Perhaps the only consistent thing about Britain’s socialized health care system is that it is in a perpetual state of flux, its structure constantly changing as governments search for the elusive formula that will deliver the best care for the cheapest price while costs and demand escalate.Isn't it interesting that the rest of the world seems to be learning their lessons--from Britain to Greece--that centralized government management is no match for private sector efficiency?
Even as the new coalition government said it would make enormous cuts in the public sector, it initially promised to leave health care alone. But in one of its most surprising moves so far, it has done the opposite, proposing what would be the most radical reorganization of the National Health Service, as the system is called, since its inception in 1948.Practical details of the plan are still sketchy. But its aim is clear: to shift control of England’s $160 billion annual health budget from a centralized bureaucracy to doctors at the local level.
Meanwhile, under the "leadership" of President Obama, the U.S. continues to walk into the burning building that is big-government policy, yet the New York Time remains clueless when it comes to making this connection.
Currently, how and where patients are treated, and by whom, is largely determined by decisions made by 150 entities known as primary care trusts — all of which would be abolished under the plan, with some of those choices going to patients. It would also abolish many current government-set targets, like limits on how long patients have to wait for treatment. ...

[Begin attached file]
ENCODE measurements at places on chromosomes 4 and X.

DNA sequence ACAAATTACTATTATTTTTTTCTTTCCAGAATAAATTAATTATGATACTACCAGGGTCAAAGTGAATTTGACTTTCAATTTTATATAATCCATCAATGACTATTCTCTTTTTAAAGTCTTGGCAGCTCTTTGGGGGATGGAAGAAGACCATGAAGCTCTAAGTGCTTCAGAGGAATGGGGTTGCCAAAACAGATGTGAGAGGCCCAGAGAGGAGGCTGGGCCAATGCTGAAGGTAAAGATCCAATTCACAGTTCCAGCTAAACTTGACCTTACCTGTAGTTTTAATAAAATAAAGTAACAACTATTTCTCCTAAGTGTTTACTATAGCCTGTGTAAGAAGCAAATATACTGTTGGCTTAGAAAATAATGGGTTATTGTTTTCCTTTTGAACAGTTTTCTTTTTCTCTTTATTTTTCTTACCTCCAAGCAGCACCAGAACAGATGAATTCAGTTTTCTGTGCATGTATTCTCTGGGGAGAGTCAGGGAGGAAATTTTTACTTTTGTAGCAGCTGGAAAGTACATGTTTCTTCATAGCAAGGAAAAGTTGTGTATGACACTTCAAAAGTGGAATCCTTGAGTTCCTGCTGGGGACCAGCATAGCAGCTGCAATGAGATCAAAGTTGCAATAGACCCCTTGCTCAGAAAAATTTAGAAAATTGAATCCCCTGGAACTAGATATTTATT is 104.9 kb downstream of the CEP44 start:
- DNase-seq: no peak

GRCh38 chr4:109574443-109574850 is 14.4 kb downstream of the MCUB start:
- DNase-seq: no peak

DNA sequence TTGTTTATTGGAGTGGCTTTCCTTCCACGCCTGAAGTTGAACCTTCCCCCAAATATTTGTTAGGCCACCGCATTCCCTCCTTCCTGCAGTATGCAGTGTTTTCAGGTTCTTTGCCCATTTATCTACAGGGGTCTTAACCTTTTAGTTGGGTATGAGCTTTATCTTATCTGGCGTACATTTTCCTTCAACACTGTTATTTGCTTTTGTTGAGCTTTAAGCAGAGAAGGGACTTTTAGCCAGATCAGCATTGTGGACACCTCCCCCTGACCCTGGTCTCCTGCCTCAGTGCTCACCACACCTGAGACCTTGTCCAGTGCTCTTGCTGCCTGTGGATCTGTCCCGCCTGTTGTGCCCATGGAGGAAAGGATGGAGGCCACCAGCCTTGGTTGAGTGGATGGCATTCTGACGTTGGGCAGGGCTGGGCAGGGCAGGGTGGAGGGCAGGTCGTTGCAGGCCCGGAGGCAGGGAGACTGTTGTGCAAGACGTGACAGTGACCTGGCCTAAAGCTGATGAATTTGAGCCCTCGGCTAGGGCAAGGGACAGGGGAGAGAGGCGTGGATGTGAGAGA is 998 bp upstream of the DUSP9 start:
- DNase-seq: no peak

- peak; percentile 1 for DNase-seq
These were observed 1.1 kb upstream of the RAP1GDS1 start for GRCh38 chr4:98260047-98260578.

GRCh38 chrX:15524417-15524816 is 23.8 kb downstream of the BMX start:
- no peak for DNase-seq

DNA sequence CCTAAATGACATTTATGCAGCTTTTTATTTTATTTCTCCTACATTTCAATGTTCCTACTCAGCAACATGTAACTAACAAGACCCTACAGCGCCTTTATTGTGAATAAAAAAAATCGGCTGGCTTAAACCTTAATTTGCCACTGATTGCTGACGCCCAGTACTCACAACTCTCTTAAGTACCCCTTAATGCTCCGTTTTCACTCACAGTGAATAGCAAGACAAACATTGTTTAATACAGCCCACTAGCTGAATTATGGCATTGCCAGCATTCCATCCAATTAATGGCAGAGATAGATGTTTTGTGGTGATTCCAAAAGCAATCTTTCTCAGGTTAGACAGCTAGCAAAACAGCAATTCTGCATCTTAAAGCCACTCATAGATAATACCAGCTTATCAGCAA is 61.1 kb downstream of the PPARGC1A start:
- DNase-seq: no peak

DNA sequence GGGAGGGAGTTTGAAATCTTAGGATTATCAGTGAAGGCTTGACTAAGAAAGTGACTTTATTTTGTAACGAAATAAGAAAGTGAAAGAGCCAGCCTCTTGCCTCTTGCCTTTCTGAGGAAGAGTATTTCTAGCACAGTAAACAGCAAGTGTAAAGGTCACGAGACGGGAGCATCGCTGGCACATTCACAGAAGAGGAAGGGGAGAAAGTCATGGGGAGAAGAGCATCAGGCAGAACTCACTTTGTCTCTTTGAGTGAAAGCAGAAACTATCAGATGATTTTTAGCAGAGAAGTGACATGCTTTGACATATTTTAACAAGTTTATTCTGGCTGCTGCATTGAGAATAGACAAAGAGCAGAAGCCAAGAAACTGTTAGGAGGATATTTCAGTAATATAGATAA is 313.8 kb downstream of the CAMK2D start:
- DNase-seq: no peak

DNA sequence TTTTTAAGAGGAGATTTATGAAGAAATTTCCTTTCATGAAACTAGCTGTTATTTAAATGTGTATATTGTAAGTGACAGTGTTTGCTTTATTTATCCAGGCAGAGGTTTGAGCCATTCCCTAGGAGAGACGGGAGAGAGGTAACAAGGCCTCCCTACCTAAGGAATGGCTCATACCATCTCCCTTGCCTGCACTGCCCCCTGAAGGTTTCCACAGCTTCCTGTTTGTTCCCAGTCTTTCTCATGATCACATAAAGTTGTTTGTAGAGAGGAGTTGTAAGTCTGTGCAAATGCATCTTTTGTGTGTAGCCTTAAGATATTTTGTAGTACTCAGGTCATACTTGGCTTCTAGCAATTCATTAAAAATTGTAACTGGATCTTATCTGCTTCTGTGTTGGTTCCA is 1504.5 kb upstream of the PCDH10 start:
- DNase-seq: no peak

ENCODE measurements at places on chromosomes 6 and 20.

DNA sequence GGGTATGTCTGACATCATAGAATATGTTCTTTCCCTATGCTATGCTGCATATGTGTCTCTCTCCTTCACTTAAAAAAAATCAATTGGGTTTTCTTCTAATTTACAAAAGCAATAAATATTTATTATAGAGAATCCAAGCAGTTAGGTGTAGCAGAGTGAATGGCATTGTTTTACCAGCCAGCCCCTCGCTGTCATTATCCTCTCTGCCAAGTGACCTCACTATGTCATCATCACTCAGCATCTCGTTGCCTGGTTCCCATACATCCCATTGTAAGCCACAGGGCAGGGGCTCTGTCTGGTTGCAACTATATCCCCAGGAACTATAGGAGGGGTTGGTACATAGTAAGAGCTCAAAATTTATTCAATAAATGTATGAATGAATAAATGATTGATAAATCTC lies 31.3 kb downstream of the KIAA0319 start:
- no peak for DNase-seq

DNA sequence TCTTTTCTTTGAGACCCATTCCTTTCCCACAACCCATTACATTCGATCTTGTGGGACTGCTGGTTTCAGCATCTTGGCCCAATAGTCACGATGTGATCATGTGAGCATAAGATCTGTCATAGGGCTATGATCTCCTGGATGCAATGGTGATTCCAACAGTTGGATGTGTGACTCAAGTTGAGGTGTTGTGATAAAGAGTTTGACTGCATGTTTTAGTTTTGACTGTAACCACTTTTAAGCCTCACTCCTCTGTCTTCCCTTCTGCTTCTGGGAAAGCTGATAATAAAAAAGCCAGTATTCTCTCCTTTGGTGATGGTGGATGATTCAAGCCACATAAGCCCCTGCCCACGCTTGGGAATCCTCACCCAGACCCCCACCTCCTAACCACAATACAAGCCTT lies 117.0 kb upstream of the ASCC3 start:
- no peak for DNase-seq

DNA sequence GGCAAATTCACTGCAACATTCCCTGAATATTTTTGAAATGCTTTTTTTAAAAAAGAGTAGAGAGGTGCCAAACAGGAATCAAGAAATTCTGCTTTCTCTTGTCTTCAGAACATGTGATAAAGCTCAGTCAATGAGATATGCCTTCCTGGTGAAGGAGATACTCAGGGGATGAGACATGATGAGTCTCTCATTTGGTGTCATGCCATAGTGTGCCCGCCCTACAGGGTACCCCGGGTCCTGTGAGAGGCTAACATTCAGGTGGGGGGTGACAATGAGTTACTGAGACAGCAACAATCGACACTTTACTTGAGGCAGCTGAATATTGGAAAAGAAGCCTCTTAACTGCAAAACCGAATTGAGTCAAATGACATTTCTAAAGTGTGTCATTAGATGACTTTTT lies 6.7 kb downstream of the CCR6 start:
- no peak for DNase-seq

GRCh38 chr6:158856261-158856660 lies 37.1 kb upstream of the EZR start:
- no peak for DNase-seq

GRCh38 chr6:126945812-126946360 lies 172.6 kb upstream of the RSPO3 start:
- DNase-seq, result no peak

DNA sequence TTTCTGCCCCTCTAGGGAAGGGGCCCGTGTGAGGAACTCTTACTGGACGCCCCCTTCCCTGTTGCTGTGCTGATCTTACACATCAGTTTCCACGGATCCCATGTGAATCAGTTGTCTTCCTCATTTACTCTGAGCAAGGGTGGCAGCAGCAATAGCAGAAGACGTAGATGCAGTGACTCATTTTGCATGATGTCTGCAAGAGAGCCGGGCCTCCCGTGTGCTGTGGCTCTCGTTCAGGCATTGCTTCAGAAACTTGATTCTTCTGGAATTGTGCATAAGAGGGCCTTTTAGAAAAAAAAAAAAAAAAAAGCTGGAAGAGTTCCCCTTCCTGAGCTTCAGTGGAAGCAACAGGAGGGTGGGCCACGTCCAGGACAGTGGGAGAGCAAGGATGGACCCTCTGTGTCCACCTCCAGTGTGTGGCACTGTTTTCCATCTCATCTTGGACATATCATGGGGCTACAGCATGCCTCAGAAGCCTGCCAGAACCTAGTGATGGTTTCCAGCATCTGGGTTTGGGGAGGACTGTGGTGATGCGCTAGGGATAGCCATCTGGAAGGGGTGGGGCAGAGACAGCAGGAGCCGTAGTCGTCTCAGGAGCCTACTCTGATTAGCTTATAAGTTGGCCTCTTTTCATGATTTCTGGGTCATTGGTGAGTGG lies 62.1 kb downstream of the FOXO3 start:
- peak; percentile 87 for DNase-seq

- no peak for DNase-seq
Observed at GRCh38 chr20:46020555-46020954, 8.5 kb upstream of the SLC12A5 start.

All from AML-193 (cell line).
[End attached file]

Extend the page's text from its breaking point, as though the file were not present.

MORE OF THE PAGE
Many critics say that the plans are far too ambitious, particularly in the short period of time allotted, and they doubt that general practitioners are the right people to decide how the health care budget should be spent. Currently, the 150 primary care trusts make most of those decisions. Under the proposals, general practitioners would band together in regional consortia to buy services from hospitals and other providers…
Dr. Vautrey said the country needed to have a “mature debate about what the N.H.S. can and cannot afford.”
He said: “It is a sign of the mixed messages that government sends out. They talk about choice and competition and increased patient expectations at the same time as they tell the service they need to cut costs and refer less and prescribe less. People need to understand that while the needs of everyone may be met, their wants will be limited.”